Plus some of the wines, wow! I used to really hate red's, but about 20 or so years ago, I just wanted to drink some one day. Why? I don't know, but I haven't looked back since then.......

regards

fatbloke

AToE
06-26-2010, 05:47 AM
Your experiences seem like mine, I'll have something that is either bland, just OK, or outright bad... then a little time passes (even as short as a couple weeks) and BAM, it has transformed.

Medsen Fey
06-26-2010, 08:51 AM
I think you are right about palates changing, and acquired tastes. They have done scientific testing on the sense of taste, and it is a highly variable sense that is subject to all sorts of extraneous influence. One study showed how color affects taste and they documented that looking at the color red enhances the perception of berry flavors. The serving temperature is well documented to have an impact on perception of sweetness and tannins. What you ate for lunch will impact your taste buds all afternoon. The setting, companionship, music, food and other factors in your environment will all have an impact on your perceptions of a drink. Take a glass of mead and take a sip after a piece of cheese, then take a sip after a slice of tart apple and see how the mead changes (or rather how your palate changes).

It takes training and practice to isolate and ignore those outside factors, but trained tasters can be remarkably good at doing so. They can concentrate their perception to pick out the character that is present in wines consistently. My palate is not even close to that level, but I keep practicing.

None of this is to suggest that meads don't change. We all know they change dramatically, and during the first year or two, those dramatic changes can occur over a very short time interval - one or two months in some cases. So if you taste a 5 month old mead, and then taste it at 7 months, it may very well have transformed from ugly duckling to swan. To me, that is the most magical aspect of making mead (well... maybe the 2nd most magical aspect. The first being the effect mead has on the ladies ;D ).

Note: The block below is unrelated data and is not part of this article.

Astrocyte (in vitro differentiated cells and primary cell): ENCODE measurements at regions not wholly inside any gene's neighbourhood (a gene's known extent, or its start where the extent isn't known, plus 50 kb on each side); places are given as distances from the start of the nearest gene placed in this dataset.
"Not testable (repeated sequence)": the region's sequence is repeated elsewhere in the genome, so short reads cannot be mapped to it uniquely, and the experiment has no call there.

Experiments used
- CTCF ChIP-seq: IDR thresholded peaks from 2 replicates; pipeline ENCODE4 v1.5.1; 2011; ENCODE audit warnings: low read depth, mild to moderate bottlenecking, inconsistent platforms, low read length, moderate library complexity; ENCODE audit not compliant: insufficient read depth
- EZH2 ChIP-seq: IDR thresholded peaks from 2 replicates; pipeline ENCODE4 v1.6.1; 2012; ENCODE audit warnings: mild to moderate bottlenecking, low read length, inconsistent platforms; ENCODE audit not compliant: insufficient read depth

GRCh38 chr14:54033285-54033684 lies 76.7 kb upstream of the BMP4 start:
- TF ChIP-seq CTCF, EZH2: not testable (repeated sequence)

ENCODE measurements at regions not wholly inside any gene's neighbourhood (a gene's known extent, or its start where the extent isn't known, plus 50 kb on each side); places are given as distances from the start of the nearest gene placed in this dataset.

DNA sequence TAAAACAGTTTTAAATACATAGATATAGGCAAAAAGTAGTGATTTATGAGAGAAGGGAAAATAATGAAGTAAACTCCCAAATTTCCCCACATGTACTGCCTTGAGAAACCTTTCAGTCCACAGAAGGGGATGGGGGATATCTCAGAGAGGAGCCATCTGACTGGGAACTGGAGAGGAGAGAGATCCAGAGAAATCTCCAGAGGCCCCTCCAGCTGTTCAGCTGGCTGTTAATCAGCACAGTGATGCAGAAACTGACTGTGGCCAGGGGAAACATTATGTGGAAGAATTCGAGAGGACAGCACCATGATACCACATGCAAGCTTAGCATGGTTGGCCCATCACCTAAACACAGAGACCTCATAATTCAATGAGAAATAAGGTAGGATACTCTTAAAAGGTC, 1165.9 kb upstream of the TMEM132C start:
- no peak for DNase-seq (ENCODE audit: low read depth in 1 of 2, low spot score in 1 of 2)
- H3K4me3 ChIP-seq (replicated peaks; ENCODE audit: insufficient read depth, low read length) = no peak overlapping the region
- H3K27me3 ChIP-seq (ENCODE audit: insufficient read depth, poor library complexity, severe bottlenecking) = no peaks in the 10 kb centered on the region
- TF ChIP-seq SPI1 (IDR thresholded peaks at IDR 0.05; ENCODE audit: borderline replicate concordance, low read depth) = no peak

Tannin Boy
06-26-2010, 09:46 AM
Great Post....

I too have developed an acquired taste for cider I made this past fall.
Used a Chestnut Barrel for aging and it started out a bit harsh and rough
if you will. As many mention here on the board, a bit of back sweetening
( Raw Cane Sugar is Best ) IMHO and now look forward to the before dinner
glass or two.... The same thing has happened with a melomel of cranberry I
also made about Christmas time and it was just fine at the 2 month point, but at
the 6 month time period I find a bit of additional honey makes all the difference in
the smoothness and mouth feel?

Good Brewing...

fatbloke
06-26-2010, 02:20 PM
Great Post....

I too have developed an acquired taste for cider I made this past fall.
Used a Chestnut Barrel for aging and it started out a bit harsh and rough
if you will. As many mention here on the board, a bit of back sweetening
( Raw Cane Sugar is Best ) IMHO and now look forward to the before dinner
glass or two.... The same thing has happened with a melomel of cranberry I
also made about Christmas time and it was just fine at the 2 month point, but at
the 6 month time period I find a bit of additional honey makes all the difference in
the smoothness and mouth feel?

Good Brewing...
Are my eyes deceiving me? is that a "colonial chappie" who actually seems to understand that Cider, is cider i.e. fermented apple juice and not "cloudy" apple juice ???

Perhaps he's just an educated chappie who understands the difference between English and "American" English?

Either way, a most excellent deduction there my friend :glasses2::headbang::alien:

Not so sure about a chestnut barrel though, I'd have thought oak would be better, but WTH! whatever you find suits your taste the best eh!

Well done with your efforts though, don't forget to spread any hints and tips you pick up or develop.

regards

fatbloke